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Te Anua

Te Anua

After returning from our Doubtful Sound Cruise, we only had one afternoon to spend in Te Anua before heading to our next destination, Dunedin. The most famous Milford Track was too far, so we settled for a day hike on the Kepler Track. It starts out on the other side of the lake from Te Anua, at the river that connect this lake to Montepouri’s (so said the kayaker headed that way that we met at the parking lot.

For the first 90 minutes, the distance we covered each way, the broad and well tread path parallels the lake shore as it passes through the fully shaded old-growth beech forest. The weather was perfect (for a change) for the hike, almost swimming weather (but the water was too cold) at the sandy/rocky beach we passed. There is a noticeable difference walking through such an old forest compared to Eloise Butler or even the Boundary Waters, both of which are relatively young regrowth/planted forests. The Kepler track is filled with a canopy even denser than we say in the Daintree tropical rainforest. The ground is almost completely shaded, allowing mostly ferns to spread easily to create a lush undergrowth. It would have been pristine except for the intermittent intrusion of the internal combustion engines of a ski boat on the lake and sightseeing planes and helicopters overhead. Just a little further down the Track, we would have moved up into the ridges above the lake to reach the first overnight hut along a 5 day hiking loop. Maybe next time.

Te Anua is a tidy little tourist town, the last stop on the road to Milford Sound. We stayed at a private home/B & B in town. Not up to the hotel standards we had become accustomed and our hosts entertained friends (excluding us) after we returned from a mediocre Chinese dinner. After the early start on the cruise boat and the afternoon hike, we were ready to go to sleep by the time the party broke up at 10. Our hosts had been sheep farmers and we heard the rest of the story of the collapse of the meat market our previous B&B host had been involved with in some way. Apparently one of the large purchasers of sheep and lambs accepted delivery of the results of a year’s work of a large number of farmers and then, after shutting the gates of the yard (and taking legal ownership of the livestock), declared bankruptcy. The British banks were secured creditors and the farmers were left with nothing for their labors. Clearly some hard feelings left, based upon the expressions on our hosts faces when we asked about this.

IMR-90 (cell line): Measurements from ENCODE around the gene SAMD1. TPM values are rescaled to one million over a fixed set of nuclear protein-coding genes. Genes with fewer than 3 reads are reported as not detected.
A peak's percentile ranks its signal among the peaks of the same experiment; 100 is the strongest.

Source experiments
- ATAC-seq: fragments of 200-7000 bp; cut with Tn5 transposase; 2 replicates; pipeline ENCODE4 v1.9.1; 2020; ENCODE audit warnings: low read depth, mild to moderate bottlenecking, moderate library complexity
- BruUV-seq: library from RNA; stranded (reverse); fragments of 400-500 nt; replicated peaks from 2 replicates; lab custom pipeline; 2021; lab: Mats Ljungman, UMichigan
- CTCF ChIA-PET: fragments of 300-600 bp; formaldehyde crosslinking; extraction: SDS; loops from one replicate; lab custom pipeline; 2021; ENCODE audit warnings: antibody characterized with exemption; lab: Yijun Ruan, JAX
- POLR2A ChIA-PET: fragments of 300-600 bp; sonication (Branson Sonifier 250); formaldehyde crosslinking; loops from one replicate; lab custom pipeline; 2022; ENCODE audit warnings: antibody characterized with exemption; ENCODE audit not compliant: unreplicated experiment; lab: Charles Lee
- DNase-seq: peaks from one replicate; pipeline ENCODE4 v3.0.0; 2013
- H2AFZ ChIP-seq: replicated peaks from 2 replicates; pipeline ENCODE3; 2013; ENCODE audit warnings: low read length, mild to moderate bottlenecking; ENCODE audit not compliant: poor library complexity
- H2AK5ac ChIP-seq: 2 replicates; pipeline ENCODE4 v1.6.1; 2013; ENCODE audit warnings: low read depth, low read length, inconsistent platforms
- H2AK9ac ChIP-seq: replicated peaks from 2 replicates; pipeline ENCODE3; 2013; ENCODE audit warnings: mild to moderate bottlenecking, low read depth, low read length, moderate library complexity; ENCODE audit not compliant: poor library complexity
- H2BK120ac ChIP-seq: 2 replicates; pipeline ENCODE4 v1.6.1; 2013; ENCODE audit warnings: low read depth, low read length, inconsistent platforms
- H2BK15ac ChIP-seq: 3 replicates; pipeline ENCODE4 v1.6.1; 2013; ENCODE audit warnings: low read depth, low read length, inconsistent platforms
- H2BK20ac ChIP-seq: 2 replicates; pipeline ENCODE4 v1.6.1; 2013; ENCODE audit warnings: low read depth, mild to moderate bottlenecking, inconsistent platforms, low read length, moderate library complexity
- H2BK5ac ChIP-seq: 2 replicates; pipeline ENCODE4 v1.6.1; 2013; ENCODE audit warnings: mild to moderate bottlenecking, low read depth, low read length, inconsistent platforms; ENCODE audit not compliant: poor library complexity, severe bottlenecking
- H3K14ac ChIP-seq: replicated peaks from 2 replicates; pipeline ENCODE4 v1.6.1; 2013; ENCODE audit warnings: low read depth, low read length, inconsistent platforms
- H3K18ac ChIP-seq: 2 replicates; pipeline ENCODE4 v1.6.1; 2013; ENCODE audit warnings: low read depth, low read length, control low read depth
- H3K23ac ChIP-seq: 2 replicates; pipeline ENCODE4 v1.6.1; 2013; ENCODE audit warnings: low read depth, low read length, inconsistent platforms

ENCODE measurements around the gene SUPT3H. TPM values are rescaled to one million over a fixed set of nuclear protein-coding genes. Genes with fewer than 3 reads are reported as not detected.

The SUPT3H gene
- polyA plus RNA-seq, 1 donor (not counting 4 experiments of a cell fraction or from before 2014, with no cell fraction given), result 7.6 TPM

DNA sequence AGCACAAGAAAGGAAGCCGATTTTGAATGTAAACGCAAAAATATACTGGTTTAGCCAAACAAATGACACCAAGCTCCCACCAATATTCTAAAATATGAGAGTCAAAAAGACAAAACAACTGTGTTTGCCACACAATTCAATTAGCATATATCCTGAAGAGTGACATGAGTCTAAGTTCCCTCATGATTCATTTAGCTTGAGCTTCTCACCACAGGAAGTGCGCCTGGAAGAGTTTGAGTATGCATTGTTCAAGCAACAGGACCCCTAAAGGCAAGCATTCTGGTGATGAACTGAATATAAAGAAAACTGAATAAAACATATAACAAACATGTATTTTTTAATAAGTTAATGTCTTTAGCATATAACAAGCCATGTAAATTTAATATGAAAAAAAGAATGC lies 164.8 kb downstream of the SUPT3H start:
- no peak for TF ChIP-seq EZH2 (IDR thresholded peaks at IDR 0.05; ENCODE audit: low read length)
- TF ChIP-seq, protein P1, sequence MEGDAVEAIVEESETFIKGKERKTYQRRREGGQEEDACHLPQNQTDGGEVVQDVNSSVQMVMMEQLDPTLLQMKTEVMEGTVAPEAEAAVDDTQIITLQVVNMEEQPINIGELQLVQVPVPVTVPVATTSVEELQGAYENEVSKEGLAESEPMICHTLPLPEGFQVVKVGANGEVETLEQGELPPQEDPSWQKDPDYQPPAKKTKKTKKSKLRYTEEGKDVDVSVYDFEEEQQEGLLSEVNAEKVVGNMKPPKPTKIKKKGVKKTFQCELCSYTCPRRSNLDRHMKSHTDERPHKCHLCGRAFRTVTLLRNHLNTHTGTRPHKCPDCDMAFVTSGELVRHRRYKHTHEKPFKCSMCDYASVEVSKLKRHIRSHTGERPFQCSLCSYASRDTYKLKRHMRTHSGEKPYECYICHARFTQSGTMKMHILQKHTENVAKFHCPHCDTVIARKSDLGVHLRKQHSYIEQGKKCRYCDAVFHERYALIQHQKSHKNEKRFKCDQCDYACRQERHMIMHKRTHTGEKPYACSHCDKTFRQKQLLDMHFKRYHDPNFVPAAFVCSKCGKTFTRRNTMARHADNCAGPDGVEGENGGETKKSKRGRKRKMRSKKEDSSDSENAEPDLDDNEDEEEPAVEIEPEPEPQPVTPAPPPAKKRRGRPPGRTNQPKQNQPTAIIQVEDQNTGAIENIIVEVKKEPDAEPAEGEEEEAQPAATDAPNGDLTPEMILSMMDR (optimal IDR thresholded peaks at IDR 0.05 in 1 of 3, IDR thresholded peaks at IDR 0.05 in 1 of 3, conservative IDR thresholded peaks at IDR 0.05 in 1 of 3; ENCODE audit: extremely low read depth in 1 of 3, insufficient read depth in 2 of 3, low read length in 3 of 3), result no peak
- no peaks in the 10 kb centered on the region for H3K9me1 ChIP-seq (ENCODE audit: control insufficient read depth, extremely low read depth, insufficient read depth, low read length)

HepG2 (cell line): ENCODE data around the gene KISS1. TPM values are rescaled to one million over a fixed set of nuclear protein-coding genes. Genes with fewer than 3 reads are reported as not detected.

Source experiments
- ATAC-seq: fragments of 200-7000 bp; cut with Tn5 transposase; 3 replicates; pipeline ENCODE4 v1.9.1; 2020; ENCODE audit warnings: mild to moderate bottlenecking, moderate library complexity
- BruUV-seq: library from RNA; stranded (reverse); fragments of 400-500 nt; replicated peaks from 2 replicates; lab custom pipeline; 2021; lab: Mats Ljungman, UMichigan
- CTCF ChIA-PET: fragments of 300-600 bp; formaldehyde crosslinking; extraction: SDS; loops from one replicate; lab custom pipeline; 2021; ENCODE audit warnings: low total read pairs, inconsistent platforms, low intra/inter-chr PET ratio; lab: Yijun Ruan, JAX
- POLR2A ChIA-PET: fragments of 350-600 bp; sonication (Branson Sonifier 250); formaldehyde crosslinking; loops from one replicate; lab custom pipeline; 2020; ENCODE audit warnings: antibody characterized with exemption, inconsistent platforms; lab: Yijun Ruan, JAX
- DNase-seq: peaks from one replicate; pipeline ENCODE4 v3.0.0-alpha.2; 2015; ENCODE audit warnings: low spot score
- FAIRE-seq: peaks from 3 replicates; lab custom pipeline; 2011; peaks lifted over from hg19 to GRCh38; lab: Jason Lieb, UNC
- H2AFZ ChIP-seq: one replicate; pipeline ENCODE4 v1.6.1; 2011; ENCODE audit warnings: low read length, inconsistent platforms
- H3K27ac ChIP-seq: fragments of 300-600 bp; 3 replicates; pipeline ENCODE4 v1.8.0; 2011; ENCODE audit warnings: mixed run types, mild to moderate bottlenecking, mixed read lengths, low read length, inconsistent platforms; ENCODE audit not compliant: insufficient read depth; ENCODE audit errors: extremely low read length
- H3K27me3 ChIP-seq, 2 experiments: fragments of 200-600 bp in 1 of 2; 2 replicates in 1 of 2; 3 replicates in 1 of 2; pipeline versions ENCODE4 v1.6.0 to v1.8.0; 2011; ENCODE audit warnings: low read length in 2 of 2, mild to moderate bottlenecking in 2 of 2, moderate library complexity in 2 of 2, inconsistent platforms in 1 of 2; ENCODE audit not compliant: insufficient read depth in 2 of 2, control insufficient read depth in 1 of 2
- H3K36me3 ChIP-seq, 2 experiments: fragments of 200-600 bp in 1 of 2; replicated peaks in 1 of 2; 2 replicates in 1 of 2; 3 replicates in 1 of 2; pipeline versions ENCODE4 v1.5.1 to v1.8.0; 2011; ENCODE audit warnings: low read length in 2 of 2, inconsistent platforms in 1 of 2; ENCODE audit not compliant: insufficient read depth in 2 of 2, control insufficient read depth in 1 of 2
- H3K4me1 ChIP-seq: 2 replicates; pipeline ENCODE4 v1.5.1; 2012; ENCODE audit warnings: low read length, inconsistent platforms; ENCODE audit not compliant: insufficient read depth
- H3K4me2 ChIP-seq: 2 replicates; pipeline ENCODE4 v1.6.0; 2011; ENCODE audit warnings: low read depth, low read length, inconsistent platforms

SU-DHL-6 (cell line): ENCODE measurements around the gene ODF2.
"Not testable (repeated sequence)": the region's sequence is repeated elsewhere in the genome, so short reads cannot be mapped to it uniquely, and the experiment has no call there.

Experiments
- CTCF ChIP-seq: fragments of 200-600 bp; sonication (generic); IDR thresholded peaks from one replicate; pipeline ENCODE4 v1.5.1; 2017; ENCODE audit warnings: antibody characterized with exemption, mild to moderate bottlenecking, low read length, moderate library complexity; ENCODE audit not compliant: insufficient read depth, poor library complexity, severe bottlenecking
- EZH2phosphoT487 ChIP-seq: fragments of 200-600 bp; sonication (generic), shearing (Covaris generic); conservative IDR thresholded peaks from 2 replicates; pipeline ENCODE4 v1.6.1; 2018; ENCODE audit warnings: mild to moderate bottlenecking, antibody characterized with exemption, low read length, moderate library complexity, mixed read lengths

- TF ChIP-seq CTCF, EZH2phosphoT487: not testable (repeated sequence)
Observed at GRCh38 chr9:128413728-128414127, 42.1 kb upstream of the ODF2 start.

Before leaving town, we went to the 9 AM showing at the small, but luxurious, movie theater built to showcase a documentary of scenes from Fjordland, mostly taken by a local helicopter pilot. Amazing scenery. It made me think about all the people we had recently met who get to do fun stuff in beautiful settings every day (the helicopter pilot, our rafting guides, the people who take tourists parasailing, the crew of the Doubtful Sound cruise boat on so on). I was also again impressed by the “can do it? spirit or New Zealanders. The movie was made, but their was no venue to show it – so the helicopter pilot built the theater which plays his work over 10 times per day (with feature films in the evenings).